Unwelcome Weight Gain. Another sleep-deprived negative: Just 30 minutes of sleep loss can cause unnecessary weight gain, according to Michael Breus, Ph.D. and author of The Sleep Doctor's Diet Plan: Lose Weight Through Better Sleep. He writes that "the more sleep-deprived you are, the higher your levels of the stress hormone cortisol, which increases your appetite."
Common Sense Productive Sleep Tips
Like a cell phone requiring re-charging, think of restorative sleep as re-charging your "battery" so you are energized for peak mental and physical performance the next day. Follow these general sleep guidelines:
Adapt a Consistent Sleep Cycle Schedule. Hitting the sack around the same time every night (including weekends) and awakening about the same time mornings adjusts your body to regular sleep cycles.
Don't Substitute Working Out for Getting More Sleep. Incorporating exercise into busy schedules is essential. However, sleep along with nutrition merit equal importance for enabling sports, exercise and mental performance and recovery! It's not unusual for many athletes and non-athletes alike to mistakenly wake earlier or go to bed later at night skimping on sleep to accommodate a workout—thinking exercise is more of a necessity than staying in bed to get the optimal eight to 10 hours. The beginning of a new year is a perfect time to alter that misconception and place sleep, nutrition and exercise on the same page.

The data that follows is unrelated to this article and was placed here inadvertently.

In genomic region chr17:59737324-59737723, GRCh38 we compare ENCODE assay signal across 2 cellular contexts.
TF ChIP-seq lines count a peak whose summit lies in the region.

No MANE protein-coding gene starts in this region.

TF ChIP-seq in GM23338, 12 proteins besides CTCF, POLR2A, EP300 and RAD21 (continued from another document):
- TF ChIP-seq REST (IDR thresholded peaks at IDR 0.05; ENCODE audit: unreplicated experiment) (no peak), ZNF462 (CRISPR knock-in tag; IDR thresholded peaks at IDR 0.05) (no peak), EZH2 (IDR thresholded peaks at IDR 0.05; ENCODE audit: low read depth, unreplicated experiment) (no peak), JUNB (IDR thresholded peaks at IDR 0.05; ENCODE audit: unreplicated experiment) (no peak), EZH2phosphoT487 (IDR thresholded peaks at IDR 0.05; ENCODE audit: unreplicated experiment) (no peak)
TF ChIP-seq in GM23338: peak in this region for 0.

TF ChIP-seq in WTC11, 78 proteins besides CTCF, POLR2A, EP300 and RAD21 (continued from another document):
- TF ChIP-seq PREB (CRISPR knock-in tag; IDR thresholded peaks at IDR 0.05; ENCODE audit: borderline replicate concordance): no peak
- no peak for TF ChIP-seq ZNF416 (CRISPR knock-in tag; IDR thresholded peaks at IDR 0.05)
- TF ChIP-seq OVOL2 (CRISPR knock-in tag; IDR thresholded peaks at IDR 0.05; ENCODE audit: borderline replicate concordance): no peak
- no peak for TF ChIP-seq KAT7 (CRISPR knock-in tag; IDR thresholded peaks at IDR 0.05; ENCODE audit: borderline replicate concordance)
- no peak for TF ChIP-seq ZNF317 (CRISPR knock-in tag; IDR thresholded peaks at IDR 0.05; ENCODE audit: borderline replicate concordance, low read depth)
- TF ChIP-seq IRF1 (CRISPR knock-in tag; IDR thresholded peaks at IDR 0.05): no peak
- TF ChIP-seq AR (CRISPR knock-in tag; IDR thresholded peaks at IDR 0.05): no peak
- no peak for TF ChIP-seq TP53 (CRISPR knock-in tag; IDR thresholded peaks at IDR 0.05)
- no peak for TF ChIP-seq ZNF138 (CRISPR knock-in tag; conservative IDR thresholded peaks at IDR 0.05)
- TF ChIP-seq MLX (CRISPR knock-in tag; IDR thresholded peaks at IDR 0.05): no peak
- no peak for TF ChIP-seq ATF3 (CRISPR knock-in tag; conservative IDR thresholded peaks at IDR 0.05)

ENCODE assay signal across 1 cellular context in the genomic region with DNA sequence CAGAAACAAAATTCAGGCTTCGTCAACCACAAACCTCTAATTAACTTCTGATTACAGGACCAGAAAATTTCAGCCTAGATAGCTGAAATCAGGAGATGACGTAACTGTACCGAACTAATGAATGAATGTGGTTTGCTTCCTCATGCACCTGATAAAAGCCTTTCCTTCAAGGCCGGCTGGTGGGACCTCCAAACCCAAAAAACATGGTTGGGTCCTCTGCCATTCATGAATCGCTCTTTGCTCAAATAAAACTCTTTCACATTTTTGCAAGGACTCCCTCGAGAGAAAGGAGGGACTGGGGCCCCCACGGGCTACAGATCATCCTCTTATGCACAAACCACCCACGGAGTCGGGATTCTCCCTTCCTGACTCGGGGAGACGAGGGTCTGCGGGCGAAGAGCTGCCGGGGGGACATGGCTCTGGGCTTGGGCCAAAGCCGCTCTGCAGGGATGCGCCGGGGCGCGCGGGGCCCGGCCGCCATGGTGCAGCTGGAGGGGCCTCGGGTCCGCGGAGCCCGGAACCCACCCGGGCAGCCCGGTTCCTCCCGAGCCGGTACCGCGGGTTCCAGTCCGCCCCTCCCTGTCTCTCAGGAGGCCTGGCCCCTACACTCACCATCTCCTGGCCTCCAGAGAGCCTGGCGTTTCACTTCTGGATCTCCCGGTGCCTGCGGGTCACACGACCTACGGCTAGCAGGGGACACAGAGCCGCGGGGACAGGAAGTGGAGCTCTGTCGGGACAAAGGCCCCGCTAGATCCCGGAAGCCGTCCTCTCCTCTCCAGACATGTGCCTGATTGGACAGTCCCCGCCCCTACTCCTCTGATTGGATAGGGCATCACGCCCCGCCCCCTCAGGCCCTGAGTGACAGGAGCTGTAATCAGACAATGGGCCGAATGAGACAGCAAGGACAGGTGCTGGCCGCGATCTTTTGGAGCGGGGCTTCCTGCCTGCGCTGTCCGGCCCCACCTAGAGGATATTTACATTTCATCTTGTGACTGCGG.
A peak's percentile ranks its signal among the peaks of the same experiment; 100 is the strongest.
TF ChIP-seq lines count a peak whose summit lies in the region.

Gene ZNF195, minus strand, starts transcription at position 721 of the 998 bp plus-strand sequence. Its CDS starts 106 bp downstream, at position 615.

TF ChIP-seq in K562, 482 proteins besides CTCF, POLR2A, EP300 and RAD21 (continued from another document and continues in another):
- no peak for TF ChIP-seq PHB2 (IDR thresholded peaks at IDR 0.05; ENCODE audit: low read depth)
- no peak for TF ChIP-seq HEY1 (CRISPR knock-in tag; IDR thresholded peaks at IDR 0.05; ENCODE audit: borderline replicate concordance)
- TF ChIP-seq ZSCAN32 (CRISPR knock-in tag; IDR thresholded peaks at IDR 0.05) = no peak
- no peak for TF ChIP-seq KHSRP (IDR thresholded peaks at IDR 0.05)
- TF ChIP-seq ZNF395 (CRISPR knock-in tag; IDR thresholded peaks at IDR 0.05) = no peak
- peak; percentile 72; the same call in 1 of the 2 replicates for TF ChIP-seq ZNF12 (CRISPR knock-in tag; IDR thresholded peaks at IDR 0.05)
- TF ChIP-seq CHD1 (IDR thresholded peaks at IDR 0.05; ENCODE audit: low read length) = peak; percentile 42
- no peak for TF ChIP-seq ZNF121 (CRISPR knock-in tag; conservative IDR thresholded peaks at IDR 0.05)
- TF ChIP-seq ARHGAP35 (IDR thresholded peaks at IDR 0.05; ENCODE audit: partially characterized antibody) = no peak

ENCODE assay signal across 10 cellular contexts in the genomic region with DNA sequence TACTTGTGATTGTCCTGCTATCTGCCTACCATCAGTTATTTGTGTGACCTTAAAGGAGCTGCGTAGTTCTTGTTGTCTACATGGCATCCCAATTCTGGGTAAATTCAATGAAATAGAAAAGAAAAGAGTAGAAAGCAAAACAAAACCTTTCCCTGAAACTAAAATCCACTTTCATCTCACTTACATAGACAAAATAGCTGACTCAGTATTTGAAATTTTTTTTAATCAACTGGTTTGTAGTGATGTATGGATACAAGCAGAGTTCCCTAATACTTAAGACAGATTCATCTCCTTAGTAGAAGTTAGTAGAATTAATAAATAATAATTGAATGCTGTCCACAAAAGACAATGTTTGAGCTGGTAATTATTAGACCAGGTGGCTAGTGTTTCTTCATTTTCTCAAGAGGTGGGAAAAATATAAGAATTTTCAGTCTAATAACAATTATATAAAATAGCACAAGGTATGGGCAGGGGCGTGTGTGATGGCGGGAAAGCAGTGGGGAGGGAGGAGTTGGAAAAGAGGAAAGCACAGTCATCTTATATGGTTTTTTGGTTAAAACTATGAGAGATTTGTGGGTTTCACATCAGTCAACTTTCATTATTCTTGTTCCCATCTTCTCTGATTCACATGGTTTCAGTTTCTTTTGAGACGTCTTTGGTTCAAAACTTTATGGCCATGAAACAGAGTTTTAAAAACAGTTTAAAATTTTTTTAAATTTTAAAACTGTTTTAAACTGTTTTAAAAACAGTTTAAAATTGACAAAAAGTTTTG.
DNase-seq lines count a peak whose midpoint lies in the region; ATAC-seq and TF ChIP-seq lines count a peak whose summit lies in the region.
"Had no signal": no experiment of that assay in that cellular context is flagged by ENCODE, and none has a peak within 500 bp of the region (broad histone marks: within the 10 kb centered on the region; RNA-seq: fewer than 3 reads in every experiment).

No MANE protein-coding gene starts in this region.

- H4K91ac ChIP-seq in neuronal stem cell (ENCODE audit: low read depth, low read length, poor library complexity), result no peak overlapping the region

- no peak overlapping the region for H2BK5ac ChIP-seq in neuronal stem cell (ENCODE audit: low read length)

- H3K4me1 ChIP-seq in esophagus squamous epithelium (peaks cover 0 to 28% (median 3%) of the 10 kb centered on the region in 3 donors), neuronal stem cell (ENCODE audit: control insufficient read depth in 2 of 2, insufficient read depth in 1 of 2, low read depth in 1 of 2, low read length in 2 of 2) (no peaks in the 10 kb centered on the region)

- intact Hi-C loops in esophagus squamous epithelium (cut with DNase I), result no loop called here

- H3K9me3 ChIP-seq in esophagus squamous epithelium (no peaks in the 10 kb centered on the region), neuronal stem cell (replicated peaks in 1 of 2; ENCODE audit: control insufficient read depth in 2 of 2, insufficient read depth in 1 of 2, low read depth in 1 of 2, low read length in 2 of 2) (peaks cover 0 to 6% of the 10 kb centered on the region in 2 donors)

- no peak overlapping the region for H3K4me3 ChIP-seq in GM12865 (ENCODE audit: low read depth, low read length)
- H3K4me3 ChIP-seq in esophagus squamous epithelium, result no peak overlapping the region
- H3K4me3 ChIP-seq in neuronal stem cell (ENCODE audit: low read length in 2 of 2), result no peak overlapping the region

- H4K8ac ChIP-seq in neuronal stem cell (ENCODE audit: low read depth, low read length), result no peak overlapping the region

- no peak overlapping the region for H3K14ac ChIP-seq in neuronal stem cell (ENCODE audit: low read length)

Keep the Bedroom Comfortably Cool, Dark and Noise-Free. Lower the thermostat and window shades; slightly open the window for fresh air; and turn off cell phone, computer, TV and lights for undisturbed deep sleep.
Preventing Neck and Back Stiffness While Asleep And Upon Awakening. Replace an old pillow or mattress if necessary to better support the neck and back to deter stiffness while sleeping and arising.
Additional Spine-Friendly Sleep Suggestions. Also for proper spinal alignment, if sleeping on your side, place another pillow between your knees. If sleeping on your back, position the pillow under the knees.
No Big Meals or Caffeine. Avoid heavy meals and caffeinated beverages before bedtime for uninterrupted sleep.
Ease Into Sleep Mode From a Warm Bath, Shower or Light Meal. Taking a relaxing warm bath or shower before bed and/or having a light meal may help falling asleep easier.
Avoid Intense Exercise Before Bedtime. Plan workouts earlier during the day and not too close to bedtime which may interfere with falling asleep (you may be too energized or fidgety after high-intensity exercise to go to bed!)
Maximizing Natural Muscle-Building Growth Hormone During Deep Sleep. Sticking to these previously listed tips promotes deeper sleep throughout the night for releasing muscle-building/fat-burning natural growth hormone.